I would probably start localizing the issue. You can use [preference](https://www.elastic.co/guide/en/elasticsearch/reference/5.5/search-request-preference.html) flags to try to search just on specific node. For example, if you are assuming that this is a transport - try to run this query on specific node with specific shard and call the query with `preference=_shards:2,3|_primary` as an example to exclude any routing. See if that will give you better result. If it does - possible a bug in communication. Next options are look in sources, increase verbosity, submit a bug.
Thanks for the feedback. We took a deeper dive and found some more interesting insight.
First - we tried your suggestion just running the query on one shard. We found that did not run quickly, so that seemed to indicate our guess that the slowness was at the transport level was maybe not right.
We then shifted the cluster logging to TRACE and watched the timing as the query went through the 4 stages (query, fetch, expand, response) on each node. We found the query stage was fast - around 10 ms. The major slowness was in the fetch stage, but not on all nodes. We found fetch runs quickly (10-100ms) on many nodes and then a random one or two nodes will take 10-15 seconds to run the fetch stage. If we run the same query again - a different couple nodes will have a slow fetch stage. Once in a while all nodes run quickly and the query returns quickly.
The expand and response stages are pretty quick all the time.
So we are now drilling in to understand what could be causing the fetch stage to run slowly. Let me know if you have any more ideas.
OK - we have dug deeper into the issue and found some strange things. We continued our investigation into disk IO. This does seem to be the core issue. We tracked # of reads / second and bytes read / second. The # of reads/second between 1.7.4 and 5.4.0 are not massively different, but the # of bytes read was 50X more with 5.4.0. some things to note about our tests:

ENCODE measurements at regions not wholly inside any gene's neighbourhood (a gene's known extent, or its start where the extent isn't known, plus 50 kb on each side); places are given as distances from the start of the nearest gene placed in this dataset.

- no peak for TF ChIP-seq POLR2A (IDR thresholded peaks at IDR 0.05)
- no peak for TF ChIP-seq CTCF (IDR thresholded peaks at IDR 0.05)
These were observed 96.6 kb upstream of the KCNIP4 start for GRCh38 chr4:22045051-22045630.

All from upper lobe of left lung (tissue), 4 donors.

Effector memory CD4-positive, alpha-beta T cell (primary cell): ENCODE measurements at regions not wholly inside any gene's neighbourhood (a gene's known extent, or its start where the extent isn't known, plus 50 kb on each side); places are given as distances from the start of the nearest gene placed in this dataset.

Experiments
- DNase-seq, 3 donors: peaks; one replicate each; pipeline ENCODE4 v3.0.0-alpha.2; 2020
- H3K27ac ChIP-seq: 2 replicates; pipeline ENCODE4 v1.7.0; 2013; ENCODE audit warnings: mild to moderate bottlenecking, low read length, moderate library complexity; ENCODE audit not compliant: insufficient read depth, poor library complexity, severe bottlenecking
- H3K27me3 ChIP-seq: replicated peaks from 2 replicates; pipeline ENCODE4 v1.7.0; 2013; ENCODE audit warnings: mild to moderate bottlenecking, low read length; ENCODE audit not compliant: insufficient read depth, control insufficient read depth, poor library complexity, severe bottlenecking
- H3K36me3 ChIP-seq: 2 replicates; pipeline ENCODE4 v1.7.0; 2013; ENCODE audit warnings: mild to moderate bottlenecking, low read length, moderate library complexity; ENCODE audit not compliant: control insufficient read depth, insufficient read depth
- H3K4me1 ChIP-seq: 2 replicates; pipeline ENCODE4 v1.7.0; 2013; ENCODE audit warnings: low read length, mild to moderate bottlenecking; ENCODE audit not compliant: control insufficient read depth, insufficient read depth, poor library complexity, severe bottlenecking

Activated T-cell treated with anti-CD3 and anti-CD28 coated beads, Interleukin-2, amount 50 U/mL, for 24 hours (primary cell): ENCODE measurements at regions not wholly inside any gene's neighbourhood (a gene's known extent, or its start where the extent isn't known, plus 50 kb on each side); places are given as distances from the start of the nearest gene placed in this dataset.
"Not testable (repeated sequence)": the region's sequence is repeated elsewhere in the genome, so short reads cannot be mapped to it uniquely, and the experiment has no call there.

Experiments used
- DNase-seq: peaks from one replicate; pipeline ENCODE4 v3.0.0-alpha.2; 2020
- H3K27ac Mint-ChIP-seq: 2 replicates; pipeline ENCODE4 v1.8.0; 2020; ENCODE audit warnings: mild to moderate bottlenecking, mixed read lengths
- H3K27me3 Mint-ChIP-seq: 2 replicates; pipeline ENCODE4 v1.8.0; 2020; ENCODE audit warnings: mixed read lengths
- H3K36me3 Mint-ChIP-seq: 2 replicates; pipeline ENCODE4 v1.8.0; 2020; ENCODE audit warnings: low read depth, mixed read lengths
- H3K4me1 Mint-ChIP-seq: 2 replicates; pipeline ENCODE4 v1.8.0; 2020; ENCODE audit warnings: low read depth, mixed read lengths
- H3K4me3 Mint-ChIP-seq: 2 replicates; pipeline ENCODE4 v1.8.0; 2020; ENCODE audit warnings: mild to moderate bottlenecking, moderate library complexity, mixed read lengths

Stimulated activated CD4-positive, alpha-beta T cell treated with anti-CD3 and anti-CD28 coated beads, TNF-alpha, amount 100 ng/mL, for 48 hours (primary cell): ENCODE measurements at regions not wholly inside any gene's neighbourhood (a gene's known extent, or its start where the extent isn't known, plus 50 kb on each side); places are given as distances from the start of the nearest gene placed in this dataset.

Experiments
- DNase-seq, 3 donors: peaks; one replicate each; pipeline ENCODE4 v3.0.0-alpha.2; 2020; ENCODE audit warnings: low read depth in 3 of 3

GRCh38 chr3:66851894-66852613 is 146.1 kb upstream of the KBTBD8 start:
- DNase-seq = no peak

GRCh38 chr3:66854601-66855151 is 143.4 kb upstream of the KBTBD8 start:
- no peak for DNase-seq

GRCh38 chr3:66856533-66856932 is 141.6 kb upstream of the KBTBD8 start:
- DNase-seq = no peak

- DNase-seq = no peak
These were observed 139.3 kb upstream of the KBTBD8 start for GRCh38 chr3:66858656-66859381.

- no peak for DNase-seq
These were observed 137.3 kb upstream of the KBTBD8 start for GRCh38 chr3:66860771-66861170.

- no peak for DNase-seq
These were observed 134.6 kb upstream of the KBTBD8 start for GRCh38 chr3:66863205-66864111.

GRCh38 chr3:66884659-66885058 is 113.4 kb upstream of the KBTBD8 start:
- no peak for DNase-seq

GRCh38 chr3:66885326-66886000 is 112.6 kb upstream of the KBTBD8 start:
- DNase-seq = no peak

* The data on 1.7.4 and 5.4.0 is pretty well the same. We have around 500M records. Average record size in JSON form is around 13K. Average record on disk (total index / # of records) looks to be around 3-4K.
* Our test query pulls back the first 1000 records
* On both 1.7.4 and 5.4.0 we are using index.store.type = mmapfs
* Our nodes are running on AWS i3.xlarge with a modified version of Amazon’s Linux AMI version 2017.03
We decided to build a set of smaller test indexes with different index.store.types. We loaded an index with type = fs, type = mmapfs, type = niofs. We found both fs and mmapfs both had really high IO. This would make sense since it seems the documentation says that type=fs will pick mmapfs if your OS is 64 bit… Interestingly, type = niofs had much smaller IO.
We are in the process of loading our full index with type = niofs to see how that impacts performance overall. It would be good if niofs runs faster, but it makes no sense to us why mmapfs would have higher IO. We would expect the opposite.
We looked at some settings related to memory:
* We have vm.max_map_count=262144 * We give the ES JVM 16GB out of 30.5GB
NOTE - these settings are the same for 1.7.4 nodes.
Any ideas of why version 5.4.0 doesn’t work well with mmapfs file type or requires special settings that we haven’t figure out yet would be greatly appreciated.